European Commission Vice-President Andrus Ansip, commissioner in charge of the digital single market, is set to announce concrete progress in setting up a European digital hub in the Grand Duchy.
According to internal documents from the Commission seen by the Luxemburger Wort, the EU’s executive branch is planning to increase staff for its specialised departments for digital affairs by 65%.
The Directorate General for Communications Networks, Content & Technology (DG CONNECT) and the Directorate General for Informatics (DIGIT) will go from 228 employees today to 378 by 2020.
The distribution by department is still “under discussion”, the Commissioner’s office said, but the numbers reveal an intention to make Luxembourg the centre of the single market strategy and development.
Luxembourg as main sponsor
On Saturday, Luxembourg Prime Minister Xavier Bettel and Ansip wrote in the Wort: “This digital hub, already closely collaborating with Luxembourg’s authorities, will play a key role in the implementation of the digital single market.
“It will work on different prioritised subjects: robotics, artificial intelligence, quantum technologies, high-performance computing, data economy, public services online, digital solutions in the health sector, inclusion, culture and work.”
On the legislative side, the Commission is working towards harmonising national regulations that block the free circulation of data and of which one of the main barriers is the impossibility of looking at online content protected by intellectual property rights linked to other jurisdictions (so-called geo-blocking).
Bettel’s government, with its ‘Digital Lëtzebuerg’ initiative, is one of the main supporters and sponsors of this initiative, which seeks to unify and integrate the digital market.
Luxembourg’s governments have been investing for years in digital infrastructure like cable connections and data centres to channel and store data.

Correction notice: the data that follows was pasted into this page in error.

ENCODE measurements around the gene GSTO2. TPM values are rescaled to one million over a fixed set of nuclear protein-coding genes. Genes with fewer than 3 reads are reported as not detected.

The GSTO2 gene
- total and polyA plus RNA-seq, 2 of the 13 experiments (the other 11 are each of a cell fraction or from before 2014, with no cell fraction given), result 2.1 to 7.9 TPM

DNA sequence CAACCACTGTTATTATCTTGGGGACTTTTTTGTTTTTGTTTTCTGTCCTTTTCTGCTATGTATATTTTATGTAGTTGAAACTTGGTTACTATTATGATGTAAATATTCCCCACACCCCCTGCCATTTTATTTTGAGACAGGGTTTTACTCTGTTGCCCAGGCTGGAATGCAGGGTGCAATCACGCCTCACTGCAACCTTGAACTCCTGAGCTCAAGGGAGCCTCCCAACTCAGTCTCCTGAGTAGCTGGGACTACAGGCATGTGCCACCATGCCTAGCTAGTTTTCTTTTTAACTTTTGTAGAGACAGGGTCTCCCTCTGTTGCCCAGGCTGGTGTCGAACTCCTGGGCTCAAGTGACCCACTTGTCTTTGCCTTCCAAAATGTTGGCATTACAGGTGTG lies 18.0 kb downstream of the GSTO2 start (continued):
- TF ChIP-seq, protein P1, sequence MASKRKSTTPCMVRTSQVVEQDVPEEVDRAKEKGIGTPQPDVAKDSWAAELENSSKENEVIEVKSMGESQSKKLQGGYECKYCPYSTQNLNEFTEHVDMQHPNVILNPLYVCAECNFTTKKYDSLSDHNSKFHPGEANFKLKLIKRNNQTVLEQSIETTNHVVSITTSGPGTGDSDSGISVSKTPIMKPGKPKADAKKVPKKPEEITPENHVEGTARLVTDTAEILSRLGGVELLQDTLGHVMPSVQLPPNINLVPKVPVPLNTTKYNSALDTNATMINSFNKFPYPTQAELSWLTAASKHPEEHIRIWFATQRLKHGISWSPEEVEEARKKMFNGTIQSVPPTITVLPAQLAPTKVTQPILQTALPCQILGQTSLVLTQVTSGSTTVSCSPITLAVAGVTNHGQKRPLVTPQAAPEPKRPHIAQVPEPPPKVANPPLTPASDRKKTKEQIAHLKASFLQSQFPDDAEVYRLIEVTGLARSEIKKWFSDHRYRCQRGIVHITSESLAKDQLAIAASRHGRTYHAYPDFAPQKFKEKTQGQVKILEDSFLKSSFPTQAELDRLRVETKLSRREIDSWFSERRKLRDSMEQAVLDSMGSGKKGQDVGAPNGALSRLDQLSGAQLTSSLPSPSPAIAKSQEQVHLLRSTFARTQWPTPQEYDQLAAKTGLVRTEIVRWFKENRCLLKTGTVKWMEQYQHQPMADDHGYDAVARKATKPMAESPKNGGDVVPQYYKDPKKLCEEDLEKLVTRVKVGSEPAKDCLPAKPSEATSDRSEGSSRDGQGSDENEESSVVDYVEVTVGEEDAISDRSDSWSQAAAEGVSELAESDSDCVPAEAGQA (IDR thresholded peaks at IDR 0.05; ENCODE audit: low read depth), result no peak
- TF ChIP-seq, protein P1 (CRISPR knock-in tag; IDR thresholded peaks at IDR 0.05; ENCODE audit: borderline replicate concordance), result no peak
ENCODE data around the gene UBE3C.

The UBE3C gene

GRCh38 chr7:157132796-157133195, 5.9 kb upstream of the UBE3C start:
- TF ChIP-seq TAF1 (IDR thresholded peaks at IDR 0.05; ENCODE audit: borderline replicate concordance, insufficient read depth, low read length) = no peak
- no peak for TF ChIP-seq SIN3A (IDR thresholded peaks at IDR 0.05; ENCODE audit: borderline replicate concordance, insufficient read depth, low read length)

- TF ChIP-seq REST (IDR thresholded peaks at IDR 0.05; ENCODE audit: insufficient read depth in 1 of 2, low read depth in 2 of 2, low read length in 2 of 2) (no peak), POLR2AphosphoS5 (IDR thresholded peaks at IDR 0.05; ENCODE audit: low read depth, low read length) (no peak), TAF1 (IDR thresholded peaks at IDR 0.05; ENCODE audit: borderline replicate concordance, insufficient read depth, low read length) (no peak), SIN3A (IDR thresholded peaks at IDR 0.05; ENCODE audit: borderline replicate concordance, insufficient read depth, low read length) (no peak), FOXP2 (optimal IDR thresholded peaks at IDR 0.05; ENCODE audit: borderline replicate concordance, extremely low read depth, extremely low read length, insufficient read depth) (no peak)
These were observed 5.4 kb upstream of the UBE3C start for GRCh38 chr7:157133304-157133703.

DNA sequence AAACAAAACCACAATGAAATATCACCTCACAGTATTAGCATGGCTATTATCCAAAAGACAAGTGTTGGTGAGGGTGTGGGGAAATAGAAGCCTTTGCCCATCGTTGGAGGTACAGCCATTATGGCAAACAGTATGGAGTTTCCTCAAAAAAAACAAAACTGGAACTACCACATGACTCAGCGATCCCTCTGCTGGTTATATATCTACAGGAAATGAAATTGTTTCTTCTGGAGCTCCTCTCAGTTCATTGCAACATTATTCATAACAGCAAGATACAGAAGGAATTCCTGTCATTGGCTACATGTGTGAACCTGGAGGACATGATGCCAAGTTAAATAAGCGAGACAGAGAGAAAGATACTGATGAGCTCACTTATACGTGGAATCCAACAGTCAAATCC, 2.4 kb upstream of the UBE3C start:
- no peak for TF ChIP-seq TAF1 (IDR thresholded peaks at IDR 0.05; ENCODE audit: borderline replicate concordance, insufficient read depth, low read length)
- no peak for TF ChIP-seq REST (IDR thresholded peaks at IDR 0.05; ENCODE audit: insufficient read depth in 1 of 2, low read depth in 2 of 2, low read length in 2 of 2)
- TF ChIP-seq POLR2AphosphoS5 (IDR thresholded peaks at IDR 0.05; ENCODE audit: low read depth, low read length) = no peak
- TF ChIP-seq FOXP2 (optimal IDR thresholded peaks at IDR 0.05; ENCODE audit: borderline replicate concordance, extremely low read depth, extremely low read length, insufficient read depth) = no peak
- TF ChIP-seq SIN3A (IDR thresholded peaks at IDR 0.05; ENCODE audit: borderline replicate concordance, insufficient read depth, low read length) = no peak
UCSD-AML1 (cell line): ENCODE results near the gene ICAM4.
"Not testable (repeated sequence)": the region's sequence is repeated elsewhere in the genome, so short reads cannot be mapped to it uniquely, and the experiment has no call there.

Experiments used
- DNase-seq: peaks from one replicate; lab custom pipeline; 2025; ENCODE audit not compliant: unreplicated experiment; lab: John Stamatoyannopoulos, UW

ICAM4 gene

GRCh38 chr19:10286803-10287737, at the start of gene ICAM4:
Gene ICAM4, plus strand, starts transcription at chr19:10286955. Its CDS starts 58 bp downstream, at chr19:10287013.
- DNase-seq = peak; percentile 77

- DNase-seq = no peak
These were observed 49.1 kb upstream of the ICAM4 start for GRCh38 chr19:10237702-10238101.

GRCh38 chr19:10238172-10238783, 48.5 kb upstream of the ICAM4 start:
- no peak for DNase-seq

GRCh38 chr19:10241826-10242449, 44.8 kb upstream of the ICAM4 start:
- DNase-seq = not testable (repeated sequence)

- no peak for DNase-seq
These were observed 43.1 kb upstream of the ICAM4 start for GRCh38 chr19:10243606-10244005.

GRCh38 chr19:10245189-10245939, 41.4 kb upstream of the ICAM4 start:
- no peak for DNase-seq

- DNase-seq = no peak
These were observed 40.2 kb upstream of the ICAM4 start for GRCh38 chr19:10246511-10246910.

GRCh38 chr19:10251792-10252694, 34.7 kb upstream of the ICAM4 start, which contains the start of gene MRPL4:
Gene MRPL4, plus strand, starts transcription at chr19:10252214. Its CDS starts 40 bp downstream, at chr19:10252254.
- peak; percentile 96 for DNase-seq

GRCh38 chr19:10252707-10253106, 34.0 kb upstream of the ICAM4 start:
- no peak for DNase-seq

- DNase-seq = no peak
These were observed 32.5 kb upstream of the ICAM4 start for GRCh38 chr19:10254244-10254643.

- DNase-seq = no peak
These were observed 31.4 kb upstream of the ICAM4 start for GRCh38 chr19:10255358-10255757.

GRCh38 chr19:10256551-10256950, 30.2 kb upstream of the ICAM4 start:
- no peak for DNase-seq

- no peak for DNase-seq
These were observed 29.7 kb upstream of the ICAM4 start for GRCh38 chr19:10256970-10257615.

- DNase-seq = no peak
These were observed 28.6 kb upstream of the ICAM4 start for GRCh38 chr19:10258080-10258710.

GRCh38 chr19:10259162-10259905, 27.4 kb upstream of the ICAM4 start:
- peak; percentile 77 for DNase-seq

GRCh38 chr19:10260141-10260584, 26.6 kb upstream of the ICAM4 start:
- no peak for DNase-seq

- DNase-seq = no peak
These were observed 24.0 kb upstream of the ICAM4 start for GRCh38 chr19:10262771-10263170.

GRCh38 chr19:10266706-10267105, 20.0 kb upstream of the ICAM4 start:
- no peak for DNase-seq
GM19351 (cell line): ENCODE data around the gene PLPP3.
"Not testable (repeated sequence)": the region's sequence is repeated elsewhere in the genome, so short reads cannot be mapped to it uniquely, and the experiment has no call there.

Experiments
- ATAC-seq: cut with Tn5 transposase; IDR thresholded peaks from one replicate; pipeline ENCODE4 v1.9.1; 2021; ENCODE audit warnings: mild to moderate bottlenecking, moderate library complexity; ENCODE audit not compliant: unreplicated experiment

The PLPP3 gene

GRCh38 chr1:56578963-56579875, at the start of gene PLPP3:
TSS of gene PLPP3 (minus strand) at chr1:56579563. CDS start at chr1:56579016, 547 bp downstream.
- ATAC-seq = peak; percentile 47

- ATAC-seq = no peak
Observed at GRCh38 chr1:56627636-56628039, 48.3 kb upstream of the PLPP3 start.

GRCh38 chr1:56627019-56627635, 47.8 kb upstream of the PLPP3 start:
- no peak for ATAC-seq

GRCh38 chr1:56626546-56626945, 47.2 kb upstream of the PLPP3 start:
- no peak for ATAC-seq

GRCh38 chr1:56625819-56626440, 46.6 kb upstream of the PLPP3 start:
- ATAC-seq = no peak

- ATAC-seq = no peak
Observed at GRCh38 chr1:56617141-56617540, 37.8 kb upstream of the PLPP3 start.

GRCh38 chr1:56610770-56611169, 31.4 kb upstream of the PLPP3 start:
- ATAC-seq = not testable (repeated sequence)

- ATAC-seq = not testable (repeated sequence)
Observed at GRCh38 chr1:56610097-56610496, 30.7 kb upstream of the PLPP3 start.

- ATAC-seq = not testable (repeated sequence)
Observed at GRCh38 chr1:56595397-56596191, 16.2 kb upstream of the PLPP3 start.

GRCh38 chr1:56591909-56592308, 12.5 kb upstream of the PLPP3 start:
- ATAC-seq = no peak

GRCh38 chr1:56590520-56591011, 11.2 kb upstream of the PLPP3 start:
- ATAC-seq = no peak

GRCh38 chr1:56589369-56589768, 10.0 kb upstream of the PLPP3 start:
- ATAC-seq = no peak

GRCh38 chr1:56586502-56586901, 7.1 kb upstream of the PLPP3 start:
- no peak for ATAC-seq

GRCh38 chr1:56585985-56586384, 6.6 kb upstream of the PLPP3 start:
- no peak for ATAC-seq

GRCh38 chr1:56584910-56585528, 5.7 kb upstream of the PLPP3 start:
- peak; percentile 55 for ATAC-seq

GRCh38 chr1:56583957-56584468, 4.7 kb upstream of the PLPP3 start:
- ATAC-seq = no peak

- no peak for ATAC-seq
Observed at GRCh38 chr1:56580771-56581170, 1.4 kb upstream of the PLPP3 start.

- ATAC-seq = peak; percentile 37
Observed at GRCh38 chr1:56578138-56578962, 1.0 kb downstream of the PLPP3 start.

The Grand Duchy is in the Top 5 of the “Digital Economy and Society Index 2017”, due in particular to excellent marks when it comes to connectivity (second out of 28).
The European Commission has chosen Luxembourg as its centre to pool all data currently stored in “30 centres distributed over several countries”, according to a member of Ansip’s office.
In December 2016, European Commissioner Günther Oettinger inaugurated the Commission’s second data centre in Luxembourg.
Its financing — 56 million euros — was taken on by the Grand Duchy for a period of 7-8 years.
At the end of this period, Luxembourg will ask the Commission to pay rent.
A project for a High-Performance Computer (HPC) is part of the same strategy and will also be conducted in cooperation with Luxembourg.
This HPC will be able to process several billions of operations per second and is being partly developed in the Grand Duchy.
Apart from research and public administration, several sectors such as finance, the pharmaceutical industry, transport and energy should also be able to benefit from the development of these investments.
The European Investment Bank, based in Luxembourg-Kirchberg and which is at the centre of the strategy for the digital hub in Luxembourg, will be used as a facilitator between public and private capital within the framework.
According to Ansip’s office, the vice-president’s visit this Monday “will allow a review of the development of the digital hub so far”, in addition to financial and judicial hubs already in development.